Chasing Shadows’ latest show, MINE!, about the twentieth-century gold rush, premieres at the Westdale Theatre. To Gillespie and Producer Susan Robinson, there was no question about where the show should have its first performance before embarking on a multi-city tour across Ontario which has them performing at museums, performing arts centres and other Fringe Festivals.

“We want to bring the audience back to the early part of the 20th century, and the classic atmosphere of the Westdale matches the aesthetic of the show.” Robinson and Gillespie note via email “[The Hamilton Fringe is] a great opportunity to develop our skills as artists and storytellers and play to a supportive audience.”

Like Chasing Shadows, Craig Logue sees this year’s Festival as just the starting point. Producer Logue plans to launch his new comedy-theatre company, Red Brick Theatre during the Fringe Festival. The company’s first show is an improvised Hallmark movie entitled End with a Kiss

“Hamilton- and the Fringe Festival- is a perfect place to launch a professional theatre company dedicated to the art of comedy.” says Logue. “During the Fringe, I’m most looking forward to meeting and getting to know other comedy artists that Red Brick Theatre can present as we build towards a greater comedy scene.”

As the Fringe Festival provides administrative support in terms of a box office, marketing and infrastructure, artists and companies are able to focus only on their show and producing their artistic best. Acceptance into the Festival is done on a lottery-basis, meaning every show, regardless of content, has an equal opportunity to be programmed. 

Stephanie Hope Lawlor is in a unique position in this year’s Festival. In addition to participating as a performer in Same Boat Theatre’s Whale Fall, Lawlor is helping grow the local theatre community by mentoring the young performers of Right to Play Youth Ensemble and Ignite and is also facilitating the Hamilton Conservatory for the Arts participation as a venue.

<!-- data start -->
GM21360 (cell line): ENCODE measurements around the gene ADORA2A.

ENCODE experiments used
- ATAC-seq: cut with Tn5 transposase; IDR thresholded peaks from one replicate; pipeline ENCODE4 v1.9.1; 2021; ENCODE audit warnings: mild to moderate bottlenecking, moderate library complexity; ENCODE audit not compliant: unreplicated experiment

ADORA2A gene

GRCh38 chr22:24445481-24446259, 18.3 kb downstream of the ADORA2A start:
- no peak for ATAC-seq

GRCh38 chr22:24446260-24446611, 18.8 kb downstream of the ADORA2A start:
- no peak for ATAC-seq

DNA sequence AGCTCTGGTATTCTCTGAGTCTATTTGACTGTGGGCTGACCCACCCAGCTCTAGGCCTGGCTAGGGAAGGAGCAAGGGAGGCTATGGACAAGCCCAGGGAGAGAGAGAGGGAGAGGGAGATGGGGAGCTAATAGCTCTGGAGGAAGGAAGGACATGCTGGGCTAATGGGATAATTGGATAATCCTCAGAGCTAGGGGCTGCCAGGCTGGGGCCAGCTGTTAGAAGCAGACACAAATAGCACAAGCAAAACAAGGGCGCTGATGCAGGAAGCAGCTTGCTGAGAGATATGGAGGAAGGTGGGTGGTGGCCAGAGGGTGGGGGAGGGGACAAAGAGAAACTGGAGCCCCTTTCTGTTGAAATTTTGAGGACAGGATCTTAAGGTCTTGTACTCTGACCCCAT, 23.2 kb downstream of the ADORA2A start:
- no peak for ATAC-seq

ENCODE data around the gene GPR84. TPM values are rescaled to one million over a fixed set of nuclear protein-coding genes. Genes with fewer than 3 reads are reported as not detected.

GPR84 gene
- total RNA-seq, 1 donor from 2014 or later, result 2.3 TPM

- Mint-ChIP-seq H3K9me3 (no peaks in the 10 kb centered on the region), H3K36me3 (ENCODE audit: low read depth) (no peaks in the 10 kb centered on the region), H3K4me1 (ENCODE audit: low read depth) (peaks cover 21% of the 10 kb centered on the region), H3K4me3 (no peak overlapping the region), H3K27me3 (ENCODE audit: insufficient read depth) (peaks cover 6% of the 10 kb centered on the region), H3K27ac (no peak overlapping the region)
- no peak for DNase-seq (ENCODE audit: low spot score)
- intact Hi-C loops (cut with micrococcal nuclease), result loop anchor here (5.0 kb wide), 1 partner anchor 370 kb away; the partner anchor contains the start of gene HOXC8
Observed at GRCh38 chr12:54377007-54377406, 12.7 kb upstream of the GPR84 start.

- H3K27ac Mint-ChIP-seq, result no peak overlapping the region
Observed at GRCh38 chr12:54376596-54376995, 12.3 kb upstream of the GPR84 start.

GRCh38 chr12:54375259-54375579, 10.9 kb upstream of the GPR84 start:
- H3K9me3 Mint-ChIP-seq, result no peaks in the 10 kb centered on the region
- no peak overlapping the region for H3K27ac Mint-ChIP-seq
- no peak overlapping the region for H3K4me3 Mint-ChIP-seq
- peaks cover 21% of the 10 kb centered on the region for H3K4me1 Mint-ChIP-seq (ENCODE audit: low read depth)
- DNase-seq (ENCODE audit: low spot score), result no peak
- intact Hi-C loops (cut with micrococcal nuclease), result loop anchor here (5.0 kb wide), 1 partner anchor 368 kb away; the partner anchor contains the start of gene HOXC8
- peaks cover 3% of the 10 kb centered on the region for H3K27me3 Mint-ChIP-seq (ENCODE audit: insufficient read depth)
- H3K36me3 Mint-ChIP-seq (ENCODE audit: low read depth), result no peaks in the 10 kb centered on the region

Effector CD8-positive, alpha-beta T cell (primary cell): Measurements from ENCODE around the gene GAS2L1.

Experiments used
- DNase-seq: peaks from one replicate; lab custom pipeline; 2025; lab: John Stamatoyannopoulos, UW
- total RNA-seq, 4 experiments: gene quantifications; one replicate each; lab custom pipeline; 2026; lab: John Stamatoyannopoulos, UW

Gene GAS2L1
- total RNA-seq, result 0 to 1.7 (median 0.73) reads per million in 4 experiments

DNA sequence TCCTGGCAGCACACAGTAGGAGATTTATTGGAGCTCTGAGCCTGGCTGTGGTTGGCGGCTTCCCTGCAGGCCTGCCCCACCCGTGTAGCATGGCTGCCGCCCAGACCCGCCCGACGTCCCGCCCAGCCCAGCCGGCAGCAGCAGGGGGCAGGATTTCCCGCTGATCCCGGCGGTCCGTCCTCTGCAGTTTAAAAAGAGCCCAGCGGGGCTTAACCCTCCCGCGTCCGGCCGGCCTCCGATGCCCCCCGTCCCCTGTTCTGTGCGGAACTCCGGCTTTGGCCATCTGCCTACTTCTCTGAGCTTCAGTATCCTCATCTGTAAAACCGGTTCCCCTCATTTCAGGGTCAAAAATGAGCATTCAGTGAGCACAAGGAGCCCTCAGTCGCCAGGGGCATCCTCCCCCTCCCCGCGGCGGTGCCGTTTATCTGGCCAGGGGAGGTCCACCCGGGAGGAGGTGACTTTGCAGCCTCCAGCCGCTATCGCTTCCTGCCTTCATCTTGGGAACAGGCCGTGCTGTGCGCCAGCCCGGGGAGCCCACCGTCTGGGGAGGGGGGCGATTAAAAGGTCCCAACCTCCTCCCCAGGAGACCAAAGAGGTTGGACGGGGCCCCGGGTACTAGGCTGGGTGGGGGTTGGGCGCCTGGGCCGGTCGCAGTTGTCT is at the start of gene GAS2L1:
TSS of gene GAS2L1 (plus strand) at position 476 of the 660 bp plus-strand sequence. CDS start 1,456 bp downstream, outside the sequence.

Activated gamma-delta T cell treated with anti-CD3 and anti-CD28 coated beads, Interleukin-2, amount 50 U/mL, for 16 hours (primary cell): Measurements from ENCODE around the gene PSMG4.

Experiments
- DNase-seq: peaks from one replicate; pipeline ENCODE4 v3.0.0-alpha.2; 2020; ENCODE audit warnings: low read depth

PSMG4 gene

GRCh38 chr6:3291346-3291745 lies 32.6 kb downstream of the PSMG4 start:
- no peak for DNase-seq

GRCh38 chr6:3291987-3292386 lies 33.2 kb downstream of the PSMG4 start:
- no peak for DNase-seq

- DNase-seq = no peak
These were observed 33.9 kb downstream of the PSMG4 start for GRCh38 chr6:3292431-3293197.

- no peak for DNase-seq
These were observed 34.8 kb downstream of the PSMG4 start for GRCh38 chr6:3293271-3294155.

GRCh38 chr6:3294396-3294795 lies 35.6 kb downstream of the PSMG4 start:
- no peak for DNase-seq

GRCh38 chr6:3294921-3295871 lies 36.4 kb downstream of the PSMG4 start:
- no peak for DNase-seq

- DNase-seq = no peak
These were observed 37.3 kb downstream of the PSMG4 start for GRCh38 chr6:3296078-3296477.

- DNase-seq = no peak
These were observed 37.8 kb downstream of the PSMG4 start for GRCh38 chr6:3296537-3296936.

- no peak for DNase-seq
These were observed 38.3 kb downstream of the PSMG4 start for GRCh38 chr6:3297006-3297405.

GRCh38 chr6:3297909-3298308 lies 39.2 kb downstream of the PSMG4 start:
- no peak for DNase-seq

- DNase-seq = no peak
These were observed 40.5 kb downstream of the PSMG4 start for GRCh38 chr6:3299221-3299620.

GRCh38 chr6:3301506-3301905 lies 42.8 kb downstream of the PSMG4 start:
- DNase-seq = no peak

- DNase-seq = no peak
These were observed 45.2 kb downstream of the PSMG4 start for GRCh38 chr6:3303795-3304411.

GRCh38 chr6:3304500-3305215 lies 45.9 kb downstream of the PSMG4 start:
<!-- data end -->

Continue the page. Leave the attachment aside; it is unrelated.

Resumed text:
During the pandemic, Lawlor took the opportunity to recharge and reassess, but found herself repeatedly grateful for the ability to work with resilient young people who were excited to study theatre. As the Festival returns to an in-person event, Lawlor is excited to deepen a connection to the Fringe while also ensuring the next generation of creators has a ‘live, artistic outlet to return to this summer.’

“Many pieces sort of just fell into place to create the opportunity for a venue with four shows, two arts ed[ucation] programs, and a performance opportunity, but I’m excited to return to live performance with my students and also return to the theatre as an actor.”

Lawlor hasn’t been to a theatre performance since the pandemic began, and is expecting the experience to be an emotional one- something that Stanton agrees with. 

“It’s a huge array of emotions.” says Stanton. “Excitement. Disbelief. Joy. Anxiety. We’ve all been waiting for live performance for over two years, and there’s so much creative potential energy in this city that’s been building over time and looking for an outlet. . .It’s like a coiled spring- people are so pumped to get back to the Fringe, back to live theatre.”

Editor’s Note: In keeping in line with our values, it is noted that both the producer of End with a Kiss and writer of Whale Fall work with Beyond James.

Related Articles

Stay Connected

- Advertisement -spot_img

Latest Articles